Everyone looked around to see whose phone it was before I realized it was mine – or rather, it was LauraLynn's. "Guess I forgot to give it back to her in the excitement."

Assuming it was the killer again, I answered, hearing deep, heavy breathing. The voice was darker than I remembered.

"I have the woman," he said slowly, "and I will start dismembering her if the opera's premiere isn't canceled. We'll start with the fingers, one every hour till your decision's announced."

This was new and drastic: before, it was just finding the fountain. Perhaps now he was getting more desperate. I agreed to convey the message to festival management, glancing at D'Arcy. After all, I thought, why had he murdered Rob and stolen the score if not to ruin the premiere?

"Good," he continued, "but you'd better hurry. If I cut off all her fingers, she will never blog again."

I didn't realize LauraLynn was a blogger but I let that pass.

"If tomorrow's rehearsal goes off as scheduled, what's left of her dies." He stopped talking, only his breathing audible.

The killer not only modified his voice, he was on “high cliché.”

I glanced at Cameron and D'Arcy and they both shrugged their shoulders. No better time to let him know.

"Look, we found the location of what you're looking for," I said. "Meet me in Ottobeuren at the Ritterplatz tonight, at the base of the knight's statue outside the Wolf's Glen restaurant."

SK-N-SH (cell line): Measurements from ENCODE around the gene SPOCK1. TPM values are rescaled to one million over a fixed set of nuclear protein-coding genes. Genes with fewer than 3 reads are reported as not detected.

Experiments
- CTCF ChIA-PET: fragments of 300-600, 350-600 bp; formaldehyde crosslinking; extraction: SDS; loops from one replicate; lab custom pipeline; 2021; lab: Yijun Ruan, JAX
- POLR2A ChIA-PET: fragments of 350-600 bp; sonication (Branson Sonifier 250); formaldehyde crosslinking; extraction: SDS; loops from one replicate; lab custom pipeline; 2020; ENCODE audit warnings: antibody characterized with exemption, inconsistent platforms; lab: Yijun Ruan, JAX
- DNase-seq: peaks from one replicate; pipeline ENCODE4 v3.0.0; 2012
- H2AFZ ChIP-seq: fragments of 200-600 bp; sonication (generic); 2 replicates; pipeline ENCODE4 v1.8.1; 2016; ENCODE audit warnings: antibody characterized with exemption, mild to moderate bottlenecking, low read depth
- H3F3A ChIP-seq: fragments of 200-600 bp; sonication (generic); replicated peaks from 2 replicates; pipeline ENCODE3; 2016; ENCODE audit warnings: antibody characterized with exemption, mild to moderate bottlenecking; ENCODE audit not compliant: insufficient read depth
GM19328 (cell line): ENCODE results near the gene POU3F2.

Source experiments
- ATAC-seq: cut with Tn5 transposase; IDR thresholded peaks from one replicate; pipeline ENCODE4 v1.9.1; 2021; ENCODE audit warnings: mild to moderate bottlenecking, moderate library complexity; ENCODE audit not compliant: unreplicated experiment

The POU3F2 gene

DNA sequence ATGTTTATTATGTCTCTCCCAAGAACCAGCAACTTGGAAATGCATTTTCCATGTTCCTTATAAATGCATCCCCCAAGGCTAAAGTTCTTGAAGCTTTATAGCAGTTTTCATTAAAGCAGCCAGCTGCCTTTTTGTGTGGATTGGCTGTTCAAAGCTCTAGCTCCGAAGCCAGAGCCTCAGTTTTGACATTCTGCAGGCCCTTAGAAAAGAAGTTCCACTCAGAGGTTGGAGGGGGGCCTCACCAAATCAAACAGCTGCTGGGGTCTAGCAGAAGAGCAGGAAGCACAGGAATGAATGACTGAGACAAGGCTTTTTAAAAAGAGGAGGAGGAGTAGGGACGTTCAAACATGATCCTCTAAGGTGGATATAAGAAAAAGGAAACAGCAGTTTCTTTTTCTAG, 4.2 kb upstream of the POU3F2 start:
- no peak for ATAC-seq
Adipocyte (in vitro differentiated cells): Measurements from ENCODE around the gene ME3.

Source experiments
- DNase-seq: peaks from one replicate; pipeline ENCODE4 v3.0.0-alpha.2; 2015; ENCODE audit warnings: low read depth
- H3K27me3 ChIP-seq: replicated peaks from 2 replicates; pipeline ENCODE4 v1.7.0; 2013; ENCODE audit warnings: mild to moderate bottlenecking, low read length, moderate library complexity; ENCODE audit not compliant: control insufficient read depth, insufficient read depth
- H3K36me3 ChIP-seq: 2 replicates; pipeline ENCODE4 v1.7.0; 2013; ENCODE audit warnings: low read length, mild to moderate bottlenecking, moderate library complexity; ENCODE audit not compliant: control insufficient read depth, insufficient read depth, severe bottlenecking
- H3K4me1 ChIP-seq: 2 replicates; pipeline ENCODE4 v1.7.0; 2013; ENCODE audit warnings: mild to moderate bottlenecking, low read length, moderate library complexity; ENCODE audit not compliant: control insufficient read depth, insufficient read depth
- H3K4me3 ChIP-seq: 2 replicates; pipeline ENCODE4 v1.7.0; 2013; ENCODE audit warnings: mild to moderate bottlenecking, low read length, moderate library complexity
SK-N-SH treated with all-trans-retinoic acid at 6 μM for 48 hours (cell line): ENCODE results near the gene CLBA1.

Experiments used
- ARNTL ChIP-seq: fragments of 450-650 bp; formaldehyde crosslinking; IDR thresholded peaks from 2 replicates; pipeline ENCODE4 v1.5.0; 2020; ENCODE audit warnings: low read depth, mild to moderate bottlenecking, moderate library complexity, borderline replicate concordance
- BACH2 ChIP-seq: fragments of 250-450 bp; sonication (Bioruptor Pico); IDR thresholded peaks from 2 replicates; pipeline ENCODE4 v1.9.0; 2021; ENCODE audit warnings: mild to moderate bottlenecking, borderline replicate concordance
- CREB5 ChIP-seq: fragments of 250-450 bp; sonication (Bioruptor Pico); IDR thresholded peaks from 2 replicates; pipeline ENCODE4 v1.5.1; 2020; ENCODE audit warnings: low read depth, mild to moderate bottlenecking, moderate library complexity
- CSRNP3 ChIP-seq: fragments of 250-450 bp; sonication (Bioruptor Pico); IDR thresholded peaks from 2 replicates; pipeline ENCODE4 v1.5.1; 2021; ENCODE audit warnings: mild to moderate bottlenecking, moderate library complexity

There was a long pause. Perhaps he was stunned, an unexpected development.

Certainly, Director Leahy-Hu was, scowling at me.

"Then I can exchange the directions for my friend's life," I added. "That way, you'll have what you want – I'll throw in the journal as well – and you'll let her go."

I could hear only his heavy breathing which was becoming very annoying. Perhaps he was having an asthma attack.

"Do we have a deal?" I pressed. "Your directions for my friend?"

"Very well," he concluded, sounding vaguely disconcerted, "and of course, no police, no IMP. See you in an hour."

Leahy-Hu was furious but she had to admit I was practically delivering the alleged kidnapper and killer into her hands. She called and ordered a dozen agents to meet her in Ottobeuren.

"We'll see how well this works out, but for future reference, I prefer to make all the arrangements, professor."

Leahy-Hu told the agent assigned to us to take us to the hotel and keep an eye on us.

Zenn shook my hand before he concluded, "Give my regards to Warnsdorff."

* * ** *** ***** ******** ***** *** ** * *

Putting his phone away, Widor looked at this woman with mild contempt. At least, she wasn't lying to him. "That was good," he thought. "I hate it when they do that."